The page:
Initiative for the Theoretical Sciences

Contact Information
Contact Information

Promoting collaboration across the theoretical sciences.

Spiral image representing Initiative for Theoretical Sciences

The goal of the Initiative for Theoretical Sciences is to provide a home for research and teaching, emphasizing theoretical approaches to the natural sciences.  Participants are interested in a wide range of phenomena, from the elementary building blocks of matter to the dynamics of social systems, from the collective behavior of electrons in solids to the collective behavior of neurons in the brain, and more. What ties these disparate problems together is the search for a compact and compelling mathematical description of the world around us.

We are a community of faculty, postdoctoral fellows, students and visitors. We host a wide range of events, from single seminars to day-long symposia and longer conferences.  We encourage you to participate, and to make suggestions for new programs. Understanding that the best stimulus to theory often comes from experiment, many of our events are focused on recent experimental developments.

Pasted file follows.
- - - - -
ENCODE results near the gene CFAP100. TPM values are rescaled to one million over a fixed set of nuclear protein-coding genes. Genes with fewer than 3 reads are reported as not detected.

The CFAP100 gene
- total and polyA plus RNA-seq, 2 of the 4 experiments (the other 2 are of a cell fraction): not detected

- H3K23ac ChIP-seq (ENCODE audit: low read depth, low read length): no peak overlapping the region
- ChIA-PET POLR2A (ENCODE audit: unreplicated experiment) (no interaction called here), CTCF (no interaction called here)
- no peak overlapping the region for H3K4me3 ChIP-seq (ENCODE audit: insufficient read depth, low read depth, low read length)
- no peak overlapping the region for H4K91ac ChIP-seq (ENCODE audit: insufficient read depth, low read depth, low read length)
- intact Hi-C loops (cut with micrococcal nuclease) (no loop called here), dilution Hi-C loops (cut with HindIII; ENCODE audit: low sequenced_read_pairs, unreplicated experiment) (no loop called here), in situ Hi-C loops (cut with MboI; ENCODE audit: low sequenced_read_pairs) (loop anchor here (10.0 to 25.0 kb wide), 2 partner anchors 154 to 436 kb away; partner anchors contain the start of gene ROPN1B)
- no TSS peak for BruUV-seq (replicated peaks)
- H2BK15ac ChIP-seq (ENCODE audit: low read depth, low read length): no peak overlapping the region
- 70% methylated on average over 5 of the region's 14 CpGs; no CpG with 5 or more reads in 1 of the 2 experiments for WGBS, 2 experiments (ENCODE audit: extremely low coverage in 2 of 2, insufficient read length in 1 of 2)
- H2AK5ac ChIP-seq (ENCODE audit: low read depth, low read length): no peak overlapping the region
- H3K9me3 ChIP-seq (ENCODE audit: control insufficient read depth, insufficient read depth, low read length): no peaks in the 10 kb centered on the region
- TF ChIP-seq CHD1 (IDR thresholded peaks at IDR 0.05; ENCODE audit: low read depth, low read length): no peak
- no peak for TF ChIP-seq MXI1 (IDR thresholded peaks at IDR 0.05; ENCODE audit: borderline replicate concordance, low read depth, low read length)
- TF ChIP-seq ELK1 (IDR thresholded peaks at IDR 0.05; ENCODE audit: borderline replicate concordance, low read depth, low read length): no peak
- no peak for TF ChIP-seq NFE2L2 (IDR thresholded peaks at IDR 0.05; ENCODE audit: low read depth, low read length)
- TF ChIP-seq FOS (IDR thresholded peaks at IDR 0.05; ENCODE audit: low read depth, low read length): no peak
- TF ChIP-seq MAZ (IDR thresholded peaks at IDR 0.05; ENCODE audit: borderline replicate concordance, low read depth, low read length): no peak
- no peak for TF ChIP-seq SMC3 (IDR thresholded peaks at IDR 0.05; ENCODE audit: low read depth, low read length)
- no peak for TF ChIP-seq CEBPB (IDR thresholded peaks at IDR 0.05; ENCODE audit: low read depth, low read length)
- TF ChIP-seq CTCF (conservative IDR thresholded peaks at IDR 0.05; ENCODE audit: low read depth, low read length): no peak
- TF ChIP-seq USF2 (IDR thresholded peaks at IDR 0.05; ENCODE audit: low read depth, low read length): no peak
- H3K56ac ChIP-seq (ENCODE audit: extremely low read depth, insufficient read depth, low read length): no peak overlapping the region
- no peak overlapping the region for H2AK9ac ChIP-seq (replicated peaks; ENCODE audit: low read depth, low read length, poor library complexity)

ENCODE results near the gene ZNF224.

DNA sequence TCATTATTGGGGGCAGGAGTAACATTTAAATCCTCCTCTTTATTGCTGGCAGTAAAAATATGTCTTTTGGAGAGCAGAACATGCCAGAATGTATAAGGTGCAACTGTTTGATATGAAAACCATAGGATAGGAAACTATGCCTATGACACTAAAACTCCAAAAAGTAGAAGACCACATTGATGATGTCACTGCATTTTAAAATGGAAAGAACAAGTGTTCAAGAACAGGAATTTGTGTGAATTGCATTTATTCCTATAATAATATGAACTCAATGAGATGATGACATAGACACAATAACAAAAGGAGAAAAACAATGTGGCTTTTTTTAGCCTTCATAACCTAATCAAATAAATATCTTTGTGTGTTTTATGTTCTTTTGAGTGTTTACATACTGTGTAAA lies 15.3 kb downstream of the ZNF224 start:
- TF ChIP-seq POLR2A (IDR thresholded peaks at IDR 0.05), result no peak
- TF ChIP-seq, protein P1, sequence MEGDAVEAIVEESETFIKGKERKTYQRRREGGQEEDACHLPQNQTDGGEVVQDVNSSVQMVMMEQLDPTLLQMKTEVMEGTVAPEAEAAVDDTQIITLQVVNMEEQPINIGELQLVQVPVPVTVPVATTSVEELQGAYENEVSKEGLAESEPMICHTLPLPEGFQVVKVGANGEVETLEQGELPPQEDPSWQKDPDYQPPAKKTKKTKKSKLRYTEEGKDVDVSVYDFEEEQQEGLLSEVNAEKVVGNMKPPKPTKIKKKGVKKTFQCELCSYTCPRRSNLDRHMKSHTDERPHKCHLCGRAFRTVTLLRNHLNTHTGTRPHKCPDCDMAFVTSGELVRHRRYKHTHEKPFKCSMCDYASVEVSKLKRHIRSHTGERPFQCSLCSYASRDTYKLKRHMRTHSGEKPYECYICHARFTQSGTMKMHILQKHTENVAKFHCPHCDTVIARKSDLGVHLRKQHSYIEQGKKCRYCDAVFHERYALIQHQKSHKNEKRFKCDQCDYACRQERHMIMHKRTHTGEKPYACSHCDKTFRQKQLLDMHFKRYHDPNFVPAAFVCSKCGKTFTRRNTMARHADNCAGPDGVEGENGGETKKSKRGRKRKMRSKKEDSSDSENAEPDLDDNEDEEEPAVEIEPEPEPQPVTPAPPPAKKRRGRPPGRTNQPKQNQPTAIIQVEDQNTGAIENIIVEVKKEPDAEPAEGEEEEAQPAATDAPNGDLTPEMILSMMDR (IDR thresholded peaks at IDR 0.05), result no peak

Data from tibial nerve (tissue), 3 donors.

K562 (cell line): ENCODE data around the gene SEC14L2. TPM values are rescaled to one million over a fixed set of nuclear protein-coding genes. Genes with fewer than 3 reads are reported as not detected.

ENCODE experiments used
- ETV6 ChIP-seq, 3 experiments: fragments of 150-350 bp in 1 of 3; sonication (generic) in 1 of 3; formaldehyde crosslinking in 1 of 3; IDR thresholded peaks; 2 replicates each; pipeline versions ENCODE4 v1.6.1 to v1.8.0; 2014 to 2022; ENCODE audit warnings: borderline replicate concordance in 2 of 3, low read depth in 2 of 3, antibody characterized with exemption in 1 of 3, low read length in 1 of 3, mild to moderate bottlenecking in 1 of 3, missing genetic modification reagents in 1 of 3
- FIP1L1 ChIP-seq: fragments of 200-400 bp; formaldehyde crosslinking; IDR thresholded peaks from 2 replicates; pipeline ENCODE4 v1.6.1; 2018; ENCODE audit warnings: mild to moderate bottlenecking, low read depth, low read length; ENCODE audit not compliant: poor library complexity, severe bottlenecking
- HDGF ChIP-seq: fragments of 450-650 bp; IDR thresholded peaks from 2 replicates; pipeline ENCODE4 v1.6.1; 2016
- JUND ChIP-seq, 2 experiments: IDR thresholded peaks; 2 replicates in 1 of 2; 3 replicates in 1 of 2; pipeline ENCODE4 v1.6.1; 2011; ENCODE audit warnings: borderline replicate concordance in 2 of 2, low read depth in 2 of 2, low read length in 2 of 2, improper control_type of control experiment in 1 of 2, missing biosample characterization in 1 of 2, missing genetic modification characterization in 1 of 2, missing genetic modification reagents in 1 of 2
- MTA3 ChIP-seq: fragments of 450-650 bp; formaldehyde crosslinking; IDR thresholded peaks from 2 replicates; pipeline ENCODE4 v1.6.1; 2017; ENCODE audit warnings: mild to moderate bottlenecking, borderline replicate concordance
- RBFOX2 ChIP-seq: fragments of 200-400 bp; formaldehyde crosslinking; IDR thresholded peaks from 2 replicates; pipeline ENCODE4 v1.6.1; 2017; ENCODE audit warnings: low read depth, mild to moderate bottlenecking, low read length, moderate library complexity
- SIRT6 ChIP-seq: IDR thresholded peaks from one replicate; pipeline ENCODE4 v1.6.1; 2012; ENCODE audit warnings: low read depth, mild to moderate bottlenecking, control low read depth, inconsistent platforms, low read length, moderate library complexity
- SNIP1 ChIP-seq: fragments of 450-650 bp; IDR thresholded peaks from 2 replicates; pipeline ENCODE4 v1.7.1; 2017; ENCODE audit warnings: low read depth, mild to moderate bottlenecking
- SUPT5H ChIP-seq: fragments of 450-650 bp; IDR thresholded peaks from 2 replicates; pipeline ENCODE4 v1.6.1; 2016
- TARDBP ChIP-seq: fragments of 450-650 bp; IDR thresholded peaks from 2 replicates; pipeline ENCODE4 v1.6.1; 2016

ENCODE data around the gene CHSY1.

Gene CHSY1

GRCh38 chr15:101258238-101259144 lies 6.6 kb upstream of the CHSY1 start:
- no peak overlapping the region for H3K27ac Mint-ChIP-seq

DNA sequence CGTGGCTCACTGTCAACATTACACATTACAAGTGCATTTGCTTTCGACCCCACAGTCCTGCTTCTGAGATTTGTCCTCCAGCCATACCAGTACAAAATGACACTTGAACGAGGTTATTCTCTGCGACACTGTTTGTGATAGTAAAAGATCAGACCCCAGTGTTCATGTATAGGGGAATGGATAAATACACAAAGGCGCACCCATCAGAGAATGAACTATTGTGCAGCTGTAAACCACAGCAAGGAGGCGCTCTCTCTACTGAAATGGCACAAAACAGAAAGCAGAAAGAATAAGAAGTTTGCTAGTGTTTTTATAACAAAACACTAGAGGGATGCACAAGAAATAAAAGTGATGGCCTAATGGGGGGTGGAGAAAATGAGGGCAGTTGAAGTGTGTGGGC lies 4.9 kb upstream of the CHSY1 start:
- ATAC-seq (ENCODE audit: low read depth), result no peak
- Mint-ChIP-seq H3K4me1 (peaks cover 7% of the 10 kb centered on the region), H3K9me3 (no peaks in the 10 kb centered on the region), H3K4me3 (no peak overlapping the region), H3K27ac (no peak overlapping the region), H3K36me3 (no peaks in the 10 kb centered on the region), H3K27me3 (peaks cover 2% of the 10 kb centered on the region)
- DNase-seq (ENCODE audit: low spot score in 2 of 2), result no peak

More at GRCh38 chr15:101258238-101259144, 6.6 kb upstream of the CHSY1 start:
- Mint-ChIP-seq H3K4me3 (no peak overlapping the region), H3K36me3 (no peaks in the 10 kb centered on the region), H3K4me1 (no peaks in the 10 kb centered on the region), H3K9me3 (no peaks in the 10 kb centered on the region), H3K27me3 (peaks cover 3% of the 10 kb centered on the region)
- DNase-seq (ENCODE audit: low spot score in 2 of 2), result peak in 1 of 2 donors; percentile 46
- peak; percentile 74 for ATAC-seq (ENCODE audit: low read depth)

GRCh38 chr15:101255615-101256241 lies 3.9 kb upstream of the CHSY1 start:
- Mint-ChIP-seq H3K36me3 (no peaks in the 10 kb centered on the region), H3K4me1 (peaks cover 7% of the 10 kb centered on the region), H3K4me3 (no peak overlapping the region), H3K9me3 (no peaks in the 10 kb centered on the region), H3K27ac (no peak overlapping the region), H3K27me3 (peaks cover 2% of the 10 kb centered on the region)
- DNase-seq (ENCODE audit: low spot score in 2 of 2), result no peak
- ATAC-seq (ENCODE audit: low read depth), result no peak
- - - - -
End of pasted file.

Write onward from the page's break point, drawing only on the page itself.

ITS interacts with the programs at The Graduate Center and throughout the CUNY system. In addition, we are partners with Princeton University in the Center for the Physics of Biological Function, a Physics Frontiers Center supported by the National Science Foundation.

Visit the Initiative for Theoretical Sciences website

ITS Event

Our Events

Join us at one of our events. Events are held at The Graduate Center, CUNY at 365 Fifth Avenue, between 34th and 35th Streets, in Manhattan. We are located within convenient walking distance of several subway lines and buses, as well as Penn Station and Grand Central Terminal.

View events

Recent News

Oct 20, 2017

GC and Princeton University Enter Joint Endeavor

The Graduate Center (GC) of the City University of New York (CUNY) has entered into a joint endeavor with Princeton University to explore the interface between biology and physics through the establishment of the Center for the Physics of Biological Function.